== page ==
…the deceased who died on 8 January 2013 in Glasgow Royal Infirmary. She was 77 years of age. The cause of the deceased’s death was recorded on her death certificate as being: I (a) Ischaemic Bowel and (b) Superior Mesenteric Artery Thrombus and II Atrial Fibrillation and Ischaemic Heart Disease.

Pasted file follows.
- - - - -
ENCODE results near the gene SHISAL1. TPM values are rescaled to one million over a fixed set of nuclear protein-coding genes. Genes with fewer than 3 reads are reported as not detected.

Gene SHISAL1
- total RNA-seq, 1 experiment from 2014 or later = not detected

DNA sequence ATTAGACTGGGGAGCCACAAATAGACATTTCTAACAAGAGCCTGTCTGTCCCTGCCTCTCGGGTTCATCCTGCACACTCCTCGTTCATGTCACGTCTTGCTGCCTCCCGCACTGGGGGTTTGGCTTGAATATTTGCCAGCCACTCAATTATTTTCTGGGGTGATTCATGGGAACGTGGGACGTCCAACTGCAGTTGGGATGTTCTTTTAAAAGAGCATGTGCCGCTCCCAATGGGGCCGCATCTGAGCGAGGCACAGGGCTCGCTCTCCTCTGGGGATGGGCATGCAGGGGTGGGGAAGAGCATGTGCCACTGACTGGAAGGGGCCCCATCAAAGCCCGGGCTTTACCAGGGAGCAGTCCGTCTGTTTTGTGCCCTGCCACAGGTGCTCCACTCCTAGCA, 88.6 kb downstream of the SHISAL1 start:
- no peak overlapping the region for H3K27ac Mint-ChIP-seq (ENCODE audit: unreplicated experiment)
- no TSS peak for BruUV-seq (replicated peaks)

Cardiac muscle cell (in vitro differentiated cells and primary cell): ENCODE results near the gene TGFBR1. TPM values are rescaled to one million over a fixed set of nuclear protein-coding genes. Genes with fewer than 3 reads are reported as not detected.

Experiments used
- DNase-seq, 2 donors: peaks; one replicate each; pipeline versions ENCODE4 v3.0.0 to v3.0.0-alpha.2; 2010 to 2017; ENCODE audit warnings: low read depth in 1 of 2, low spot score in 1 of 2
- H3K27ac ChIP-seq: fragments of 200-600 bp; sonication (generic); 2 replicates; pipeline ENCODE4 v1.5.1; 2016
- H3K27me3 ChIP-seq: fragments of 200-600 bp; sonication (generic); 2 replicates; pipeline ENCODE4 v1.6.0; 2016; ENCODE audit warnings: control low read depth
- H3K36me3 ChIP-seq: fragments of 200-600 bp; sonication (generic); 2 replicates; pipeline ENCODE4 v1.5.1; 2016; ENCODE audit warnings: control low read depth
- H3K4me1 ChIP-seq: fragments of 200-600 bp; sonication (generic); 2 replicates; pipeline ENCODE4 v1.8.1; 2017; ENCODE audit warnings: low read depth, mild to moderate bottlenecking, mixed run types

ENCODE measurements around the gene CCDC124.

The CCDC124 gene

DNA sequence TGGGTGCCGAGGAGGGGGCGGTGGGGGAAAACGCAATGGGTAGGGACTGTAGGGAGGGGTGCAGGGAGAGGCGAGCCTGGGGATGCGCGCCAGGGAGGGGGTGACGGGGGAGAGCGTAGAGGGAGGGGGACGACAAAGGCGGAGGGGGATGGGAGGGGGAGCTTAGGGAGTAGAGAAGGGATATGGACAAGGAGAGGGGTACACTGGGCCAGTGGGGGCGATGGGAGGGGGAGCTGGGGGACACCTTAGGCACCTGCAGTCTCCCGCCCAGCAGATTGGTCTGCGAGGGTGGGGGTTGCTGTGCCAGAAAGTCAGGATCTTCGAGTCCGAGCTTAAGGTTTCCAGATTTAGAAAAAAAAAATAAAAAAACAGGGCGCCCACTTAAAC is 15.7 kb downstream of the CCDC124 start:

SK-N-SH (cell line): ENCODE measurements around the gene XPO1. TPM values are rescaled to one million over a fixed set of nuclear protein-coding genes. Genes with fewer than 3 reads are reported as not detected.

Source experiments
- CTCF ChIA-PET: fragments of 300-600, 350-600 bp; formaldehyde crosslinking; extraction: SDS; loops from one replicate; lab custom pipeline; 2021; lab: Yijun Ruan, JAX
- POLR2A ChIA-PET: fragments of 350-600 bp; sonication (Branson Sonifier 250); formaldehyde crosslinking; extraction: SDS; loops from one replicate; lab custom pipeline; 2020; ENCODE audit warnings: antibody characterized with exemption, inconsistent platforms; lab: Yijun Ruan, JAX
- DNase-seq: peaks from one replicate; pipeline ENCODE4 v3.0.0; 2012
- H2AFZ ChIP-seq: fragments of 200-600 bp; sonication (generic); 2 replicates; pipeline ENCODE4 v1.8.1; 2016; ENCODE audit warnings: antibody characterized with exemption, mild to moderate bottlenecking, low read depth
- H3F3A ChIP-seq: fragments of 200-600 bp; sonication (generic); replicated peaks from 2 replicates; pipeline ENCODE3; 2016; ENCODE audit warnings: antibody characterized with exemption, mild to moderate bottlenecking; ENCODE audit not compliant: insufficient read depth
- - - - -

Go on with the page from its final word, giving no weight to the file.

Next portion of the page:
D’s negligent failure to advise the deceased that she required to be admitted resulted in the deceased’s admission to hospital being set back by around 24 hours. If the Ds are correct in saying that there is a conceptual problem for the pursuer in proving ‘but for’ causation because the starting point of the deceased’s acute mesenteric ischaemia (“AMI”) cannot be scientifically identified … In effect, there would then be two concurrent causes of a single indivisible outcome (ie the deceased’s death): (i) the clinical negligence and (ii) the non-negligent cause. Especially where it is not feasible for medical science to disentangle the ischaemia due to the negligent delay from the ischaemia that would have arisen in any event, the ‘but for’ rule falls to be modified… the question on that hypothesis would resolve into whether D’s negligence caused a material delay in diagnosis and treatment – ‘material’ in the sense that it made a real (or meaningful or significant) contribution towards the death. In the context of such a serious condition as AMI it is reasonable to conclude that a period of delay in the region of 24 hours made a material contribution to the deceased’s death. It follows that even taking Ds’ approach to causation at its highest, the pursuer would still succeed because on the balance of probabilities the negligence made a material contribution to the outcome.